but when I ask them which one, they can’t provide an answer.”

Nor do they provide the metrics needed to evaluate the benefits, he
adds. “I asked a number of vendors what metrics they use to track their
products to ensure they’re actually performing to solve my problem –
and I didn’t find anyone who tracked that. No one’s focused on if we’re
succeeding with their product.”

Disappearing acts once the sale is closed or when the going gets tough
is another common complaint. “Salespeople promise you the moon in
results, for example, saying integration will be easy. Then six months
later, when you’re in integration mode, they drop you – no more
support, box A won’t talk to box B, and all the vendors are blaming
each other,” says Alain Turcot, physical security manager at IBM
Canada.


Inexperienced salespeople with insufficient knowledge about their
customers’ business and existing infrastructure are often sent in with
generic product data sheets. “Vendors send young salespeople who don’t
have knowledge about older technologies, so they don’t take legacy
systems into consideration in their sales,” says Turcot.

The tough economic climate is spawning particularly obnoxious sales
tactics, warns Martin. “I’ve had two clients come to me in 2009, asking
for help in dealing with aggressive vendors. One CIO said if he blocks
vendors, they go around him and go after his security managers. They’ve
never seen such aggression before – it’s out of control. The client had
to form a vendor review committee to cope. ”



The new songbook

Even before the current recession hit, the instability in the physical
security technology sector had many customers worried. There have been
many mergers, acquisitions and bankruptcies in recent years, says
Martin. “Frisco Bay is now owned by Stanley Tools, and GE has been
scooping up companies.”

Security directors want assurances their vendors will be around for the
long haul, as the typical life cycle of security technology is about
seven to 10 years. “When I’m shopping for IBM, my prime concern is how
long that company has been around, and if they can ensure service and
honour their warranties. I have some colleagues who saved some bucks on
their new DVRs but the company went bankrupt after a year,” says
Turcot.

Customers who’ve been burnt have learned their lessons, warns Tyson.
“I’ve seen a long list of companies that sold cool technology go out of
business, and this has caused years of headaches for their customers.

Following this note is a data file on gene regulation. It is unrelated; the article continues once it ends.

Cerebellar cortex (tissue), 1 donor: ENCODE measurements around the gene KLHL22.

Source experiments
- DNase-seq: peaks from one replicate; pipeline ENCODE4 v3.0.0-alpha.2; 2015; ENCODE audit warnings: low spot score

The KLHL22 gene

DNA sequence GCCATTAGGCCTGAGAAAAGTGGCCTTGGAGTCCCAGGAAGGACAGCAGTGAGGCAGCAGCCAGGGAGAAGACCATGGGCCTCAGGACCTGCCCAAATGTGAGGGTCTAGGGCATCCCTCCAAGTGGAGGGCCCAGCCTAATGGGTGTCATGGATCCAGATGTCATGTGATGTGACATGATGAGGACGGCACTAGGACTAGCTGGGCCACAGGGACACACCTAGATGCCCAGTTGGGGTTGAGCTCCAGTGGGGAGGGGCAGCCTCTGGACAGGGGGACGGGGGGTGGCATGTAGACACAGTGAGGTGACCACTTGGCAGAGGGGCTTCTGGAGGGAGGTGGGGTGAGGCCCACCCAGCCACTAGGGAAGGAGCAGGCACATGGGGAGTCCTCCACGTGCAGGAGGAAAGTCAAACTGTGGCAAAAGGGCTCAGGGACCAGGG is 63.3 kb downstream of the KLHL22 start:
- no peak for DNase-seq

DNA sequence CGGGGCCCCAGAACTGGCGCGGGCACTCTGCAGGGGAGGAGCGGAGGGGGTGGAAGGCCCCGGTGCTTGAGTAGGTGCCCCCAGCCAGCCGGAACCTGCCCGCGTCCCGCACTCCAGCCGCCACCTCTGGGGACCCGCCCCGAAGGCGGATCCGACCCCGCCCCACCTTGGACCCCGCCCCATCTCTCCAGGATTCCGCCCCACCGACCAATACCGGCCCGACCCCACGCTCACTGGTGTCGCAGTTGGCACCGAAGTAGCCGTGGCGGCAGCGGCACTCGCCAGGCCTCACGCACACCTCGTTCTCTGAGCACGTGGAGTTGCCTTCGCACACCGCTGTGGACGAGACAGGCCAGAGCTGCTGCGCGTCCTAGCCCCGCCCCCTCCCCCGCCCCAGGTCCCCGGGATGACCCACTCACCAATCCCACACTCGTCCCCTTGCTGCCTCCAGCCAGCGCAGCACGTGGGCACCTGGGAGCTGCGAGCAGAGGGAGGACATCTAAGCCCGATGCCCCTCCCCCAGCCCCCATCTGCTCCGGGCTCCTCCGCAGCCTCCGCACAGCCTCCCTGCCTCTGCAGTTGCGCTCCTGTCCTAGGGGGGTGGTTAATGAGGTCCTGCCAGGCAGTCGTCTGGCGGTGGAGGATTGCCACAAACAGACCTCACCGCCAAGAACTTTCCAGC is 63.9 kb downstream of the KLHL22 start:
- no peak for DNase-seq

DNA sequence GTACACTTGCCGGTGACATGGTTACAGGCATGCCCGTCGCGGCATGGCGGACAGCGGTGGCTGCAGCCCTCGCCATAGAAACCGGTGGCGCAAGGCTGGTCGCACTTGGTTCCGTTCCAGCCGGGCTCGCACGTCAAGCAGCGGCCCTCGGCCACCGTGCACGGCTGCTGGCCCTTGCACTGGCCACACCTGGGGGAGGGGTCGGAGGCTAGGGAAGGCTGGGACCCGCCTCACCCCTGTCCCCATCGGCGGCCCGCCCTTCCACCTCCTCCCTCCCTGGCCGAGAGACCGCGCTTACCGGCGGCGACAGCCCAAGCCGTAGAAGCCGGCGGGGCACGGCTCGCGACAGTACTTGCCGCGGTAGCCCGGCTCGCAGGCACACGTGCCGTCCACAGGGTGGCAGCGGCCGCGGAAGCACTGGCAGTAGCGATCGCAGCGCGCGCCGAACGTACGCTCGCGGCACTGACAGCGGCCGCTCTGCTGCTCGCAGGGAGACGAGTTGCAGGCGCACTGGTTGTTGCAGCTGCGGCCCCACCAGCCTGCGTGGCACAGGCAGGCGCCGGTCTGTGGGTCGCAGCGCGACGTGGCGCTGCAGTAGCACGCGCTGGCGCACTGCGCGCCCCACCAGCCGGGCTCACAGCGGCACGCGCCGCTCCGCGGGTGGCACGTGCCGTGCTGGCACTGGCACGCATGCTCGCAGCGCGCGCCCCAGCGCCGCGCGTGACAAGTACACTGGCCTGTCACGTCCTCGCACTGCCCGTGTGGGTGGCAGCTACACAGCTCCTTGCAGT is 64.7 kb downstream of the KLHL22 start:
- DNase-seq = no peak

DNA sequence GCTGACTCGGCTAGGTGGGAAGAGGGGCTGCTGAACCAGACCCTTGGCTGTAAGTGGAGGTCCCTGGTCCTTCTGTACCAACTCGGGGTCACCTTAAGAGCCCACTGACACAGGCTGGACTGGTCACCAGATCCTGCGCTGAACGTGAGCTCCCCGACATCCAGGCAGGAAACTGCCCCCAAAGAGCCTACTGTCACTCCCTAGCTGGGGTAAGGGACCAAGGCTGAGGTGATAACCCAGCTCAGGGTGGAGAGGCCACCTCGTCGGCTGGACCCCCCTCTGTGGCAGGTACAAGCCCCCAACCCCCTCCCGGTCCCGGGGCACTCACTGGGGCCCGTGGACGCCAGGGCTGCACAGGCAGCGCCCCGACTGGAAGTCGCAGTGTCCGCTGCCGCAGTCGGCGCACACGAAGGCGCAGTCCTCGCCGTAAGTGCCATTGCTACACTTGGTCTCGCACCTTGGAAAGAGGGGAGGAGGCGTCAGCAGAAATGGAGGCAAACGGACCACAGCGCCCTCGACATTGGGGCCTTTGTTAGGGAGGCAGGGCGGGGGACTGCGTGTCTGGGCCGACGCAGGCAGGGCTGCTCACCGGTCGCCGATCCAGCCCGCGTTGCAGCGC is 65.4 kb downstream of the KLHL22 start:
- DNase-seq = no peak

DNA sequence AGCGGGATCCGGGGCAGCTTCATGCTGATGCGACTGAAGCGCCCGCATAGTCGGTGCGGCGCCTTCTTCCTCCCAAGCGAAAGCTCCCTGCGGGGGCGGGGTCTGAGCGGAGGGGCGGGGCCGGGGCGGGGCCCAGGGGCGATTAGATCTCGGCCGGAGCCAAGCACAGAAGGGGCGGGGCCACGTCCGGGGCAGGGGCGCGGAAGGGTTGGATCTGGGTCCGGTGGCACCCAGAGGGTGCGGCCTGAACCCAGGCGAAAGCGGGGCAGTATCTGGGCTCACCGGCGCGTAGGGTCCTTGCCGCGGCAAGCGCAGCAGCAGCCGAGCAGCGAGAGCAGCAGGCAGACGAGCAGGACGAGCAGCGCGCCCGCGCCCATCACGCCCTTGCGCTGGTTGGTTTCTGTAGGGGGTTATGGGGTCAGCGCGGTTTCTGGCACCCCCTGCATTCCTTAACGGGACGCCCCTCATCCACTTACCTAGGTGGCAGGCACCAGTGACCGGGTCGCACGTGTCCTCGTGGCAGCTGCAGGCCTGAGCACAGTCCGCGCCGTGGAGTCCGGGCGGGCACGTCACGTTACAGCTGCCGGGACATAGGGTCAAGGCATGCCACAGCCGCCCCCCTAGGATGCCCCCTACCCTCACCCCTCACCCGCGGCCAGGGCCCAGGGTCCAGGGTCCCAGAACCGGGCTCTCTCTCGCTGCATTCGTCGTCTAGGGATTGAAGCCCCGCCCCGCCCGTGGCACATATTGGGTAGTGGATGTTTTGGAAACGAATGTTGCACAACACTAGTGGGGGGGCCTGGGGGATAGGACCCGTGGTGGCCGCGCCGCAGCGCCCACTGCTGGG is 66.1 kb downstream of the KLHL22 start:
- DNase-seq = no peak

People making buying decisions are more savvy now.”


Market forces may force vendors to change their selling tactics, as
major IT companies such as IBM and Cisco are encroaching on the
physical security side, he adds. “IT companies are way better at
building and distributing IT systems than physical security vendors.
When the day comes that they really move in, it’ll be over for the ADTs
and Tycos of the world. They should be worrying about these paradigm
shifts.”  

Some of these vendors are starting to respond, says Martin. “GE and
Stanley are bringing in armies of educated staff. And ADT is working
hard to change its approach, but others aren’t so stellar. Vendors from
the era of two Bobs and a truck who put in alarm systems still have a
long way to go.”

Vendors will need to change their language now that they’re selling to
C-level executives versed in risk management concepts, says Bradshaw.
“There hasn’t been as much change as there could be on this score. CSOs
think in terms of threat, risk and vulnerabilities.”

And their language also has to adapt so other departments involved in
purchasing and using the system understand its impact, says Sheridan.
“Features and functions have to be expressed in terms that every
department can relate to – everything from how the system is going to
be maintained to how much bandwidth the system will use on a particular
segment of the network. There are more stakeholders and decision
influencers inside the buying organization than ever before — each with
their particular needs, challenges and desires.”

More creative terms of sale are also becoming important to customers
with much less discretionary spend than they’ve had in the past, he
adds. “Many customers are looking to amortize capital purchases across
operational budgets. And they’ll be more receptive if there are two or
three pricing options instead of a single buy price.”

A universal complaint is that vendors need to really listen to what
security directors want to accomplish instead of maintaining their
laser-like focus on selling equipment, says Bradshaw. “If a CSO wants
to install an access control system, maybe it’s better to have a guard
at a particular location instead of a piece of equipment, or maybe
improved lighting is a better solution than putting another camera.
Technology isn’t always the best answer.”